Design and synthesis of inhibitors of dTDP-D-glucose 4,6-dehydrate (Rm1B), and enzyme required for dTDP-L-rhamnose production in M. tuberculosis
Author(s)Kadaba, Neena Sujata, 1981-
Massachusetts Institute of Technology. Dept. of Biological Engineering.
John M. Essigmann.
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The purpose of this work is to probe the dTDP-L-rhamnose pathway in an effort to develop small molecule inhibitors that could act as therapeutics for Mycobacterium tuberculosis. The necessity for newer, more effective treatments for tuberculosis is growing, as the bacteria evolve resistance to traditional treatments. In an effort to develop more effective and perhaps more abbreviated courses of treatment, a plan was developed to investigate a pathway involved in cell wall biosynthesis as a promising target: the dTDP-L-rhamnose pathway. This pathway plays an essential role in linking the peptidoglycan and arabinogalactan portions of the mycolic acid-arabinogalactan-peptidoglycan complex, a significant part of the mycobacterial cell wall. The mounting level of biochemical understanding of this pathway and its importance in bacterial cell wall biosynthesis indicates that it is not only a relevant target but also an accessible one. Of the four enzymes crucial to this biosynthetic pathway, one was chosen as the primary focus: dTDP-D-glucose-4,6- dehydratase (RmlB). There are 3 steps in the reaction mechanism of RmlB: oxidation of the C4 position of dTDP-D-glucose to form a 4-keto structure, dehydration of the C6 position via the elimination of water and a subsequent reduction to result in a 6-deoxy product. Crystal structures of this particular enzyme, dTDP-D-glucose 4,6-dehydratase (RmlB), complexed with single substrates or substrate analogs have provided a foundation for these studies, enabling the rational design of a small library of potential inhibitors. Twelve mechanism-based inhibitors of RmlB are proposed. These compounds reflect the current understanding of the mechanism and mimic the sugar portion of the sugar-nucleotide substrate at various steps throughout the reaction mechanism. Each of the proposed inhibitors is designed to inhibit one of the specific steps of the mechanism. While the intention of this project is to synthesize each compound in this library from commercially available starting materials in 15 steps or less, the primary goal of this particular dissertation is to synthesize 3 of the 12 proposed inhibitors from the commercially available starting material 1,5-anhydro-D-glucitol. The long term goal of this work is to produce these compounds in significant amounts in order to test their efficacy in an animal model of mycobacterial infection.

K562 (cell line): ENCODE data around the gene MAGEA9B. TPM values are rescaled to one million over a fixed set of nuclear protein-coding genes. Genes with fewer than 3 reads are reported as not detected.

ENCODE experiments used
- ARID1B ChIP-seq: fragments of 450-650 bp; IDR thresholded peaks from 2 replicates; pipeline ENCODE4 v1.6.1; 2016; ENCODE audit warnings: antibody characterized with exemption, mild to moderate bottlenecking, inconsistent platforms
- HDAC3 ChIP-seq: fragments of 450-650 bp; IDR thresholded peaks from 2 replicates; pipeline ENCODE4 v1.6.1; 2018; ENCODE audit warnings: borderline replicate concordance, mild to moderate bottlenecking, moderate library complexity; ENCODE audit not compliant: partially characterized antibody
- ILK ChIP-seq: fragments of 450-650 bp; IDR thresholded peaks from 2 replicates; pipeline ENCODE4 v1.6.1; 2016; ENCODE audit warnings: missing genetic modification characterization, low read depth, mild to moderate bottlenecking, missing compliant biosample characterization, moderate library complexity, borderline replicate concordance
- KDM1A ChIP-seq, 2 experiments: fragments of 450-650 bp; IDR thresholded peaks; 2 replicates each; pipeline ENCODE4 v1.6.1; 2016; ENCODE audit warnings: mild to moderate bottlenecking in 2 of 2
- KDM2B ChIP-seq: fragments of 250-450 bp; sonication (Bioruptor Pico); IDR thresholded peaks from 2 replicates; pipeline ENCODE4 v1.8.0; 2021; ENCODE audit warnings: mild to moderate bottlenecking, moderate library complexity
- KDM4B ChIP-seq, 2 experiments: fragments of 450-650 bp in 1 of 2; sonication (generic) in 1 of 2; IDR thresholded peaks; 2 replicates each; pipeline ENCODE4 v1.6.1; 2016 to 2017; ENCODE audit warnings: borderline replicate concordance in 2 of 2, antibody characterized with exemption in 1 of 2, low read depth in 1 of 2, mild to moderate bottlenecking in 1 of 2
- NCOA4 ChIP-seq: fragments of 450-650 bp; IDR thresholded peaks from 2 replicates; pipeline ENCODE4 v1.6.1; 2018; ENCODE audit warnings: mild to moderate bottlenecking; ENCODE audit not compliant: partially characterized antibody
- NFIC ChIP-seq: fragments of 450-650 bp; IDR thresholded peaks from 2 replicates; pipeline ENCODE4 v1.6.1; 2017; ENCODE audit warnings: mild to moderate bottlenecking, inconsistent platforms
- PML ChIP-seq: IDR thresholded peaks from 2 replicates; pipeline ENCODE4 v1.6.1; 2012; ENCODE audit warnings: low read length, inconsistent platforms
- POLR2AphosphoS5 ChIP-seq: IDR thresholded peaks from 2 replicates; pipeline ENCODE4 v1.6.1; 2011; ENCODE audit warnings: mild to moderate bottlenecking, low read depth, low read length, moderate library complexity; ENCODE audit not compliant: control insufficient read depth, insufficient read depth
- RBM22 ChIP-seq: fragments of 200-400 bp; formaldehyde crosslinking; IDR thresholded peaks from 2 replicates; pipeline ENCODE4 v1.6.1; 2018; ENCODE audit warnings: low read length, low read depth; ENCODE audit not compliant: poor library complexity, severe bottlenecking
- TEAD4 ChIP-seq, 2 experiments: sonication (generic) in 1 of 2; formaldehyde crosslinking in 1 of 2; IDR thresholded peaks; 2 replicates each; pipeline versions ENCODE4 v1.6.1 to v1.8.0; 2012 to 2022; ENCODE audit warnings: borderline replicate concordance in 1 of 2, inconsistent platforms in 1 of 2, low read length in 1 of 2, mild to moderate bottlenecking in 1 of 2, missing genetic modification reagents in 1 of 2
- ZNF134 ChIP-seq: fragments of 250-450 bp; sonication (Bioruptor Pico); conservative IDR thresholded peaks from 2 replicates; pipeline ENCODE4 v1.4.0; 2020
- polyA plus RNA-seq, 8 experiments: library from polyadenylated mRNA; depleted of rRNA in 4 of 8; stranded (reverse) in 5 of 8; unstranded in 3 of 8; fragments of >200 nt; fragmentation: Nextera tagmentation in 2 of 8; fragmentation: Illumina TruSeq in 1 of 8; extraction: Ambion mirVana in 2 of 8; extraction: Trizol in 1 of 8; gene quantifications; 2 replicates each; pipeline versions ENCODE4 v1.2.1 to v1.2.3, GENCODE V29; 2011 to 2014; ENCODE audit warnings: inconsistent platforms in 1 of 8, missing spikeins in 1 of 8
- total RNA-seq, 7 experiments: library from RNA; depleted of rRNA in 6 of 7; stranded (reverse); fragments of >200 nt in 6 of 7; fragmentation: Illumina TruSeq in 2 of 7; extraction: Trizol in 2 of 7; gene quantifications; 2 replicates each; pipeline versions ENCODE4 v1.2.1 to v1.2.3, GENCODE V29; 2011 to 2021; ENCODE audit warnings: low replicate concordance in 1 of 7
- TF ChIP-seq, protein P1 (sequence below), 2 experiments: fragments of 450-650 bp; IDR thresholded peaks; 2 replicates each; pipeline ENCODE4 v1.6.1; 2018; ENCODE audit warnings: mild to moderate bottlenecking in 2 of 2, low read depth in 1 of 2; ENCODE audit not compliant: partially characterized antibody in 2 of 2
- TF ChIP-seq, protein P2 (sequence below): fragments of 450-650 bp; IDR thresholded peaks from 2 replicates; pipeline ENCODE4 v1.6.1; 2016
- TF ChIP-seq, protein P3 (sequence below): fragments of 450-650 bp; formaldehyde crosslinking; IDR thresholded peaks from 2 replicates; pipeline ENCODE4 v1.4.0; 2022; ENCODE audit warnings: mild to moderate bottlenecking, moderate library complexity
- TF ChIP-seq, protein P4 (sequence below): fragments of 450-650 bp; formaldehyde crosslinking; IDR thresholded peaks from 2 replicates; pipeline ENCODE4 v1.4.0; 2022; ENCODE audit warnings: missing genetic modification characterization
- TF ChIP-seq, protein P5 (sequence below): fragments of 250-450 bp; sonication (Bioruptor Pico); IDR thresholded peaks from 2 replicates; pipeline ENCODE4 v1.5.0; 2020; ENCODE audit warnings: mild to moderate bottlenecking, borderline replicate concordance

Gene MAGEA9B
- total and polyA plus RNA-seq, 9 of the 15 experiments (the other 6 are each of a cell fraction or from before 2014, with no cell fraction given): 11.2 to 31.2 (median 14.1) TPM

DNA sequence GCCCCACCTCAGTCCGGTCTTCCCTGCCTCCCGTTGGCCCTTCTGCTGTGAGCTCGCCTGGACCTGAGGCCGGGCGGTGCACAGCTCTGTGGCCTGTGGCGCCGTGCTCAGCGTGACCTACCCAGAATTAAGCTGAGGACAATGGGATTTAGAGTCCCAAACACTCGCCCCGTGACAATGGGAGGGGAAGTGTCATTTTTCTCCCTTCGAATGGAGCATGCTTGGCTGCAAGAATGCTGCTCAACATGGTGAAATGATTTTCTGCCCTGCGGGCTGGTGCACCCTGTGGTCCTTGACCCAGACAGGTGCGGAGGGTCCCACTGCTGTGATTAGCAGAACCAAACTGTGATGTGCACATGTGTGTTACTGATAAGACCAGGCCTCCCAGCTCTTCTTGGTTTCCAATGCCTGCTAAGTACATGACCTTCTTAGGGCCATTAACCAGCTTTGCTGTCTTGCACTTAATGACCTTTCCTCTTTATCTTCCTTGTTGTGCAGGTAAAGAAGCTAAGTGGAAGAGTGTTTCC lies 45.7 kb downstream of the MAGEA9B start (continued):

Thesis (S.M. in Molecular and Systems Toxicology)--Massachusetts Institute of Technology, Biological Engineering Division, 2003.Vita.Includes bibliographical references (leaves 60-62).
DepartmentMassachusetts Institute of Technology. Dept. of Biological Engineering.
Massachusetts Institute of Technology